Tuesday, 30 November 2010

Today is Lama Tsongkhapa Day!

In the Tibetan Gelug tradition, today we celebrate 'Lama Tsongkhapa Day' and remember the immense kindness of this great Bodhisattva.

Lama Tsongkhapa (1357-1419) is one of the most significant Tibetan Buddhist masters, whose studies and meditations in all the major schools of Tibetan Buddhism resulted in the founding of the Gelugpa lineage. His influence in the Buddhist world is nothing short of extraordinary and much of the teachings being propagated today would not have been possible without his tremendous teachings and kindness for all beings. Often known as the Second Buddha, his teachings and legacy are second only to the original sage Buddha Shakyamuni.

Buddha Shakyamuni himself prophesied Tsongkhapa’s birth and attainments, he who is an emanation of Avalokiteshvara, Manjushri, and Vajrapani:

After I pass away
And my pure doctrine is absent,
You will appear as an ordinary being,
Performing the deeds of a Buddha
And establishing the Joyful Land, the great Protector,
In the Land of the Snows. 

6-metre high Lama Tsongkhapa statue in YongHe Gong, Beijing
While I was on a tour to Beijing about 15 years ago, I visited one of the attractions which was the Lama Temple (Yong He Gong). I chanced upon the statue of Lama Tsongkhapa, bowed to him as a form of respect, made some offerings and that was it. I did not even know who he was. Little did I realised that a decade later, I would become a Tibetan Buddhist following the Gelugpa tradition, where I would receive authentic teachings passed down from Lama Tsongkhapa which originated from Buddha Shakyamuni's time. It was only a decade later in 2005 that I realised I had already made that affinity /connection with Lama Tsongkhapa from that fateful Beijing trip in 1995.

In 2007 and 2009, on Lama Tsongkhapa Day, I had auspicious dreams of him. In the dream, I saw a very huge statue of Lama Tsongkhapa in the lotus position from afar, in an open field. It was about 8-storey high. I saw the side view of Lama Tsongkhapa.  His statue was golden in colour and at the bottom of his robes, was painted very colourful (in white, blue, red, yellow, green stripes). At the feet of Lama Tsongkhapa's statue, I also saw many many  maroon-robe monks making full prostrations to him. I recognised it was Lama Tsongkhapa because of the yellow pointed hat on his crown. That sighting was so vivid that I can still remember it today. When I woke up from that dream, as I was wondering why I had dreamt of Lama Tsongkhapa, immediately I received a sms from both DPL and ABC that that very day was Lama Tsongkhapa's Day! I was not aware of it at all before that. I consider that dream to be one of the many auspicious dreams I have had.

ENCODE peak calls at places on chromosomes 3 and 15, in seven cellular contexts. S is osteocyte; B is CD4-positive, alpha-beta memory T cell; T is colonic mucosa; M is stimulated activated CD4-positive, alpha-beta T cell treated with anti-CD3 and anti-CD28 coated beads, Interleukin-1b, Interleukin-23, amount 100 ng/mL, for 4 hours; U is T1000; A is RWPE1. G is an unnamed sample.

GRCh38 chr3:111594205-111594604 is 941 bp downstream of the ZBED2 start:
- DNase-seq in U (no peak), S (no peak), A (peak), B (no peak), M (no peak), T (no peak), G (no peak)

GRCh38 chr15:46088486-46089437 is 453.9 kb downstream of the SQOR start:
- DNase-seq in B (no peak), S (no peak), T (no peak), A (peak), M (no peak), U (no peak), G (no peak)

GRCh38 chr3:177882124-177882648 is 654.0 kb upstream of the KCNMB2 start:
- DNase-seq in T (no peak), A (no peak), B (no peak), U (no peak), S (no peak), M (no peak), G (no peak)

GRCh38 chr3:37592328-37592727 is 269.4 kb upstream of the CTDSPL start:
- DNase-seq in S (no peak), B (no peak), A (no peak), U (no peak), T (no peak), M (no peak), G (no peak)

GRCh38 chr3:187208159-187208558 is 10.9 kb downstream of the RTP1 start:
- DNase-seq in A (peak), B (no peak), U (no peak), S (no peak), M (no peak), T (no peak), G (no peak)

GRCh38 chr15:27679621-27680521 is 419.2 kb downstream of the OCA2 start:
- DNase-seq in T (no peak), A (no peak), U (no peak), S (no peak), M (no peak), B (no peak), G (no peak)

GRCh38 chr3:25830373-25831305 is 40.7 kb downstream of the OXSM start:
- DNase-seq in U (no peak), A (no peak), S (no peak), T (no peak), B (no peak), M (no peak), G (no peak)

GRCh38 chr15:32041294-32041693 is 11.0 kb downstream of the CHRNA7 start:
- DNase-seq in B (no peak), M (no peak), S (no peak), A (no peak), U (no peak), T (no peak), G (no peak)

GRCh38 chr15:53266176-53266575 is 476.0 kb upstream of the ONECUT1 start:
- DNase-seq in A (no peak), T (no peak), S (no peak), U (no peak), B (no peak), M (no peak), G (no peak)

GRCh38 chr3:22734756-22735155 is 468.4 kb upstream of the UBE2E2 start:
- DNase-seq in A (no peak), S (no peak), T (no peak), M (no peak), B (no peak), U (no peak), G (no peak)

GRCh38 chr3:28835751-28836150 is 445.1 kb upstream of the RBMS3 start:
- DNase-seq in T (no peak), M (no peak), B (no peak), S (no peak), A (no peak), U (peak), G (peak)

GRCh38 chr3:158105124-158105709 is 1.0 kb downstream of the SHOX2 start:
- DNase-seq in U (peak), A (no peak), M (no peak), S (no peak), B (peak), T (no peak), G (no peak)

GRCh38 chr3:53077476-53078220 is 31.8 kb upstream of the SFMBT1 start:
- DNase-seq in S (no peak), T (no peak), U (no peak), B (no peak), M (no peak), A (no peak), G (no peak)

Lama Tsongkhapa flanked by his two disciples.
Although he was an enlightened being, Lama Tsongkhapa did not reveal himself to be a special being but always appeared in the aspect of an ordinary practitioner. In particular he never made a public display of his miracle powers or clairvoyance. Instead, Lama Tsongkhapa mainly worked to establish pure Buddhadharma throughout Tibet. By giving teachings and showing a good example he led many beings to gain pure, authentic realizations of Sutra and Tantra.

In my prayers or otherwise, I have always ask to be able to go to Tushita Pureland after I pass on. It is Buddha Maitreya's Pure Land. It is known as "Tushita" in Sanskrit or "Ganden" in Tibetan, which is where Lama Tsongkhapa went after he passed away. During his life Lama Tsongkhapa established a great monastery in Tibet called "Ganden Monastery" (the existing Gaden Monastery today) and he spread throughout Tibet a pure Buddhadharma that comes from Manjushri's wisdom, which protects all living beings from the ocean of samsaric suffering. All of this indicates that Lama Tsongkhapa is a manifestation of Buddha Maitreya, (the Coming Buddha) who is the Protector of the hundreds of Deities of the Joyful Land. Hence the tradition of Lama Tsongkhapa is known as the "Gelug", and his followers are known as "Gelugpas"; the original name of "Ganden" came from Buddha Shakyamuni.

That we need is not displays of miracle powers but a clear example of how to enter an unmistaken spiritual path, how to practice that path comfortably and smoothly, and how to complete it successfully. This is the actual method for solving our daily problems. Since Lama Tsongkhapa provided us with just such an example, we should recognize his immense kindness and develop unchanging faith and respect for him.

Lama Tsongkhapa
passed away on the 25th of the 10th lunar month in 1419 and achieved enlightenment in the intermediate state. Traditionally, prayers and extensive light offerings are made to commemorate his passing into Parinirvana which falls on November 30 this year.  Amitabha Buddhist Centre is organizing the below events to celebrate today:

Recitation of Golden Light Sutra (1.30pm - 5.30pm)
Guru Puja with Tsog Offering (7.30pm)

As advised by Lama Zopa Rinpoche, "it is best to offer as many light offerings as you can. It is very common to offer lights on Lama Tsongkhapa day...". Read more about Rinpoche's advice for practice on this day, click here.

No comments:

Post a Comment

Related Posts Plugin for WordPress, Blogger...